Khan: share buybacks and ‘an unfortunate position’

It’s easy to say that, as an accountant, Mr Khan should have known better; but, on any analysis, getting an enormous income tax bill when you haven’t really received anything is tough.

Three people who jointly owned a company wanted to go their separate ways.  Reading between the lines, it appears that an orderly wind-down of the business and liquidation of the company would have taken longer than the owners wanted to wait, so they came up with a plan to have the company buy back most of the shares for £1.8m (the money would come from an invoice discounting facility) following which Mr Khan (who knew the company well, having prepared management accounts for it for many years) would buy the remaining few shares for around £35,000.  He would then deal with closing down the business and winding the company up, hoping (one assumes) that his endeavours would yield him a modest profit.

However, for reasons connected with the perceived tax position of the owners, the original plan was reversed.  Plan B, which was implemented, was that Mr Khan would buy all 99 of the shares from them for £1.95m, the company would immediately buy back 98 from him for the same amount, and he would be left with the single share remaining in issue.  He would, as before, close the business down and take whatever profit was to be had from doing so.

Sadly, what Mr Khan had not spotted, but HMRC did, was that the repurchase of shares would be treated for tax purposes in the same way as a dividend, giving rise to a tax charge of close to £600,000.  True, it would also give rise to a capital loss of £1.95m but that will have been of much less value to Mr Khan, if indeed it was of any value at all.

Before the First-tier Tribunal [2019] UKFTT 204 (TC) Mr Khan’s main argument was that the whole exercise should be treated as a trading transaction; he had laid out £1.95m, had so far received £1.95m and hoped to receive a bit more (on which he would be more than happy to pay income tax) when the business was closed and the company liquidated.  The FTT disagreed: this, although not a long-term investment, was an investment nonetheless and not a trading transaction.

Before the Upper Tribunal, Mr Khan pressed what had been his subsidiary argument before the FTT, namely that the transactions should be analysed by reference to their economic effect: both the payment and the receipt of £1.95m should be ignored and he should simply be regarded as having acquired a single share in the company.  On this analysis, the distribution constituted by the purchase of the shares should be regarded as having been made to the sellers and should be taxed on them.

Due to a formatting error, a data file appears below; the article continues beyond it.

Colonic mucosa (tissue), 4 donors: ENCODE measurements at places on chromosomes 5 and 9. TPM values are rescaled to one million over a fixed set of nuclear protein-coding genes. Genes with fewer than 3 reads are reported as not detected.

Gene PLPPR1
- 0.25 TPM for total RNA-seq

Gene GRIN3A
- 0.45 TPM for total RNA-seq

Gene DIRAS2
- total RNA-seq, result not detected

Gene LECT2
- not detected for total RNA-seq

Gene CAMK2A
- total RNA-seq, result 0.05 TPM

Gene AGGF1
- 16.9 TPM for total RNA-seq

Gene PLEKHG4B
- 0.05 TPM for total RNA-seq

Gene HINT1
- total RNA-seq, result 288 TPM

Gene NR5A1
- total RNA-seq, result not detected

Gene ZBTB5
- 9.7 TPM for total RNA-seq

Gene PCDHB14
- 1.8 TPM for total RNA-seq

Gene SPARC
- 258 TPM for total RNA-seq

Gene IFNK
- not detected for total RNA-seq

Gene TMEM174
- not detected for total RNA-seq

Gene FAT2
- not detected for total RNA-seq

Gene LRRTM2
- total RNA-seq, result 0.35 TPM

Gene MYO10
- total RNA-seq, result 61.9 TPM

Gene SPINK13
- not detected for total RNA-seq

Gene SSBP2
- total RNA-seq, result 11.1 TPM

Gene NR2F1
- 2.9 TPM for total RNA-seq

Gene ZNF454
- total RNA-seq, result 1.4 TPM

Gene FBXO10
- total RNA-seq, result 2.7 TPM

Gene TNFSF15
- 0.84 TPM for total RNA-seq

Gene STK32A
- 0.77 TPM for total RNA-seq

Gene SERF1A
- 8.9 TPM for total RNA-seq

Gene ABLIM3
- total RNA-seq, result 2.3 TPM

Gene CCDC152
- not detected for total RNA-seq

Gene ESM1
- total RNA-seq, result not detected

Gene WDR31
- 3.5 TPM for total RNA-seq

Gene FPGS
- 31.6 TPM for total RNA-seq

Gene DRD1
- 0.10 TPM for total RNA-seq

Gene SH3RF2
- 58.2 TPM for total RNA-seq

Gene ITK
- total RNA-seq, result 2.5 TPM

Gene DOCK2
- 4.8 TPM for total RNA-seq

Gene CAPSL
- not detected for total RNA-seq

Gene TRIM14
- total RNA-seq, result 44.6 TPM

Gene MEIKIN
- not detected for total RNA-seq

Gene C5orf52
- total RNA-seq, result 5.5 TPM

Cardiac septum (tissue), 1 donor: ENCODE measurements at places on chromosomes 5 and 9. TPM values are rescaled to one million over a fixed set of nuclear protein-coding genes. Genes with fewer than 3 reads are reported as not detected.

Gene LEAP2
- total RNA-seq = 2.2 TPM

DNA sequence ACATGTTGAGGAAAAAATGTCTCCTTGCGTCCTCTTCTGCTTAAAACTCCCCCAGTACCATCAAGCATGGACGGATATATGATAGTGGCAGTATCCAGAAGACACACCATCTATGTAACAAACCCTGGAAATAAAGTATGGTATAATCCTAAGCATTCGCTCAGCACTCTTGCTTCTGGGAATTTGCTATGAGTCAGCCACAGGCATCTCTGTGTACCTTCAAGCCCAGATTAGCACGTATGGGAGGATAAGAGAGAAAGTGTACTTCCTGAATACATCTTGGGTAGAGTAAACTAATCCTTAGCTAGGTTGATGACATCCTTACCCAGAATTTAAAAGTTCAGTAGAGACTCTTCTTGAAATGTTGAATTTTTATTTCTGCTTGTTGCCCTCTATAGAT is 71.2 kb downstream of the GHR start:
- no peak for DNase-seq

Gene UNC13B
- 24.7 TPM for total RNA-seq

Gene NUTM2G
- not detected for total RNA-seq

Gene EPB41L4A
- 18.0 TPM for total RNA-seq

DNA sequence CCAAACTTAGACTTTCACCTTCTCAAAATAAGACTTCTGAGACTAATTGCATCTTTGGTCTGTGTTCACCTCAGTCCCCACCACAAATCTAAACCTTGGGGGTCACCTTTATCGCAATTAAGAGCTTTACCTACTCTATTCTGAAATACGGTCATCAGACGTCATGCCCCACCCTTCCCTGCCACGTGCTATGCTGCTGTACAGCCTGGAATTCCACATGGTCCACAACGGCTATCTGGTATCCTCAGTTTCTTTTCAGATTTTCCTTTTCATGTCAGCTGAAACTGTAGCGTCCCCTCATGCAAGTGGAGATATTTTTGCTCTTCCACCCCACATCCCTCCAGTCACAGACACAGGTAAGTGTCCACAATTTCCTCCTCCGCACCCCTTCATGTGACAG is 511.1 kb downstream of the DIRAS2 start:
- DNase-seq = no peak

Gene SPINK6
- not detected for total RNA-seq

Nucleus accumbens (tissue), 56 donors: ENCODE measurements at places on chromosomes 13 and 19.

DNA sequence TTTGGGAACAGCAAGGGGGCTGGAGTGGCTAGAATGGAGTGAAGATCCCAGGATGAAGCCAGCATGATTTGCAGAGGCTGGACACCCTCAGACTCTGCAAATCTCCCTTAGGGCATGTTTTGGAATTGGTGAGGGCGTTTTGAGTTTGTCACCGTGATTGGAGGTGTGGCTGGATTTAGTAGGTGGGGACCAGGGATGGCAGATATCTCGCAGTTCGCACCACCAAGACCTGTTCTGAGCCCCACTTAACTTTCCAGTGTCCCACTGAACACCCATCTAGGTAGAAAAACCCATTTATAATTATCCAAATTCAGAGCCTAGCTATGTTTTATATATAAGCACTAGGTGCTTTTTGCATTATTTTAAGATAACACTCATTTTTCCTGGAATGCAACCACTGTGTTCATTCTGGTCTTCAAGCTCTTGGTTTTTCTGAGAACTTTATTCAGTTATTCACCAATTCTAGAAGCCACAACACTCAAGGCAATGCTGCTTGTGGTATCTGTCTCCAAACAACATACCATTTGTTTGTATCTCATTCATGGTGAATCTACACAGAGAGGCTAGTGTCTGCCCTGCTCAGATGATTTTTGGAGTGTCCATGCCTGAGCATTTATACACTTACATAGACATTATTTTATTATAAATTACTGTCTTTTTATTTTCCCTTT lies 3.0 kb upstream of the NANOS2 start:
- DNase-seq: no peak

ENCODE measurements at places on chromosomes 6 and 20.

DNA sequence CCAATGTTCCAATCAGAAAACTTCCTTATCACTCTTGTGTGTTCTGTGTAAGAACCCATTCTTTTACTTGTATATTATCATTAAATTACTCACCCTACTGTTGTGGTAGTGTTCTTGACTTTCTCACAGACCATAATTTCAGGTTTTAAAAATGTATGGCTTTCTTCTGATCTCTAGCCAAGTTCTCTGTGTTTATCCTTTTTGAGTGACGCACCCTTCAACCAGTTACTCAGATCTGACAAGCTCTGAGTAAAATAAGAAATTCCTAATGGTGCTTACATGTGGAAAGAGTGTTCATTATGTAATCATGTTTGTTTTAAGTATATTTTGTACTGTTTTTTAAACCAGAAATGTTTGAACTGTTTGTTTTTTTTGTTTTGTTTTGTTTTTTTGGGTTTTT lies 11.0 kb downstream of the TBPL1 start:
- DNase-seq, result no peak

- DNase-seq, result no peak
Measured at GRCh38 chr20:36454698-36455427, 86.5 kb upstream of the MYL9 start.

Again, Mr Khan failed.  The clear facts were that (a) the company had made a distribution in buying back the shares and (b) the person who had owned the shares before they were bought back and who had received the distribution was Mr Khan.

As the Upper Tribunal put it: ‘HMRC accept that the appellant might be in an unfortunate position; but, as they also point out, that is not relevant to the tax treatment of the transactions he entered into. He is to be taxed in accordance with the transactions that he did enter into and not by reference to the transactions that he was about to enter into (but did not) even if they might have left him in the same economic position.’

Moral: don’t change your plans without checking the tax effect, even if (or perhaps especially if) you are an accountant.

For more information, please get in touch with your usual BKL contact or use our enquiry form.

Above all, stay safe and well.

This article was republished in Tax Journal Issue 1495 and is also available on the Tax Journal website.



Sam Inkersole

In 2022, Sam won the Taxation’s Rising Star award at the Taxation Awards in and was named in the Accountancy Age 35 Under 35.

Jon Wedge

While Jon’s client work focuses on the financial services sector, he also oversees the firm’s assurance service, as well as supporting the trainees following in his footsteps.


Elana joined us in 2017 as an ACA trainee, after graduating from Durham University where she had studied languages. She is now a manager in our assurance team.


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